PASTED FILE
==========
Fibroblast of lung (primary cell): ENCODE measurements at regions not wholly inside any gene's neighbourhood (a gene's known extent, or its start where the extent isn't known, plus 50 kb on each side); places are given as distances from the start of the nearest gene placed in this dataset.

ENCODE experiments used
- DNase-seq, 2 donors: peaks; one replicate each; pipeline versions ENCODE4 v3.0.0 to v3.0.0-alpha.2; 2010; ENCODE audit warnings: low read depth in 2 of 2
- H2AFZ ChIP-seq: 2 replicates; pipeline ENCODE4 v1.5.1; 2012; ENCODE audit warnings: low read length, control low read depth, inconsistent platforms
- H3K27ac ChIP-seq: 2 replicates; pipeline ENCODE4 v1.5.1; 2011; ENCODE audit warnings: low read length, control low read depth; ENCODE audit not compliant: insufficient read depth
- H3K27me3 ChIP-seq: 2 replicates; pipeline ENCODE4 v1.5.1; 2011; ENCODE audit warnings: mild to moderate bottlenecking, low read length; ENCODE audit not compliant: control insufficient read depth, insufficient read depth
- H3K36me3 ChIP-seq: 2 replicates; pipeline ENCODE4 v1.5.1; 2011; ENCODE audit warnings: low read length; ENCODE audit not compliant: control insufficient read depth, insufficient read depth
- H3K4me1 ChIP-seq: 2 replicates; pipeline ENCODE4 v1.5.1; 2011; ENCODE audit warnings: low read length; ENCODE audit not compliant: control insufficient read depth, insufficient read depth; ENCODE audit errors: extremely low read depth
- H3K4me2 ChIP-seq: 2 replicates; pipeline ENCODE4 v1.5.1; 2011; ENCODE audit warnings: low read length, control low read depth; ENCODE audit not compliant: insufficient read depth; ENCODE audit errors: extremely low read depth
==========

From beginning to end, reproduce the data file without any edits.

Fibroblast of lung (primary cell): ENCODE measurements at regions not wholly inside any gene's neighbourhood (a gene's known extent, or its start where the extent isn't known, plus 50 kb on each side); places are given as distances from the start of the nearest gene placed in this dataset.

ENCODE experiments used
- DNase-seq, 2 donors: peaks; one replicate each; pipeline versions ENCODE4 v3.0.0 to v3.0.0-alpha.2; 2010; ENCODE audit warnings: low read depth in 2 of 2
- H2AFZ ChIP-seq: 2 replicates; pipeline ENCODE4 v1.5.1; 2012; ENCODE audit warnings: low read length, control low read depth, inconsistent platforms
- H3K27ac ChIP-seq: 2 replicates; pipeline ENCODE4 v1.5.1; 2011; ENCODE audit warnings: low read length, control low read depth; ENCODE audit not compliant: insufficient read depth
- H3K27me3 ChIP-seq: 2 replicates; pipeline ENCODE4 v1.5.1; 2011; ENCODE audit warnings: mild to moderate bottlenecking, low read length; ENCODE audit not compliant: control insufficient read depth, insufficient read depth
- H3K36me3 ChIP-seq: 2 replicates; pipeline ENCODE4 v1.5.1; 2011; ENCODE audit warnings: low read length; ENCODE audit not compliant: control insufficient read depth, insufficient read depth
- H3K4me1 ChIP-seq: 2 replicates; pipeline ENCODE4 v1.5.1; 2011; ENCODE audit warnings: low read length; ENCODE audit not compliant: control insufficient read depth, insufficient read depth; ENCODE audit errors: extremely low read depth
- H3K4me2 ChIP-seq: 2 replicates; pipeline ENCODE4 v1.5.1; 2011; ENCODE audit warnings: low read length, control low read depth; ENCODE audit not compliant: insufficient read depth; ENCODE audit errors: extremely low read depth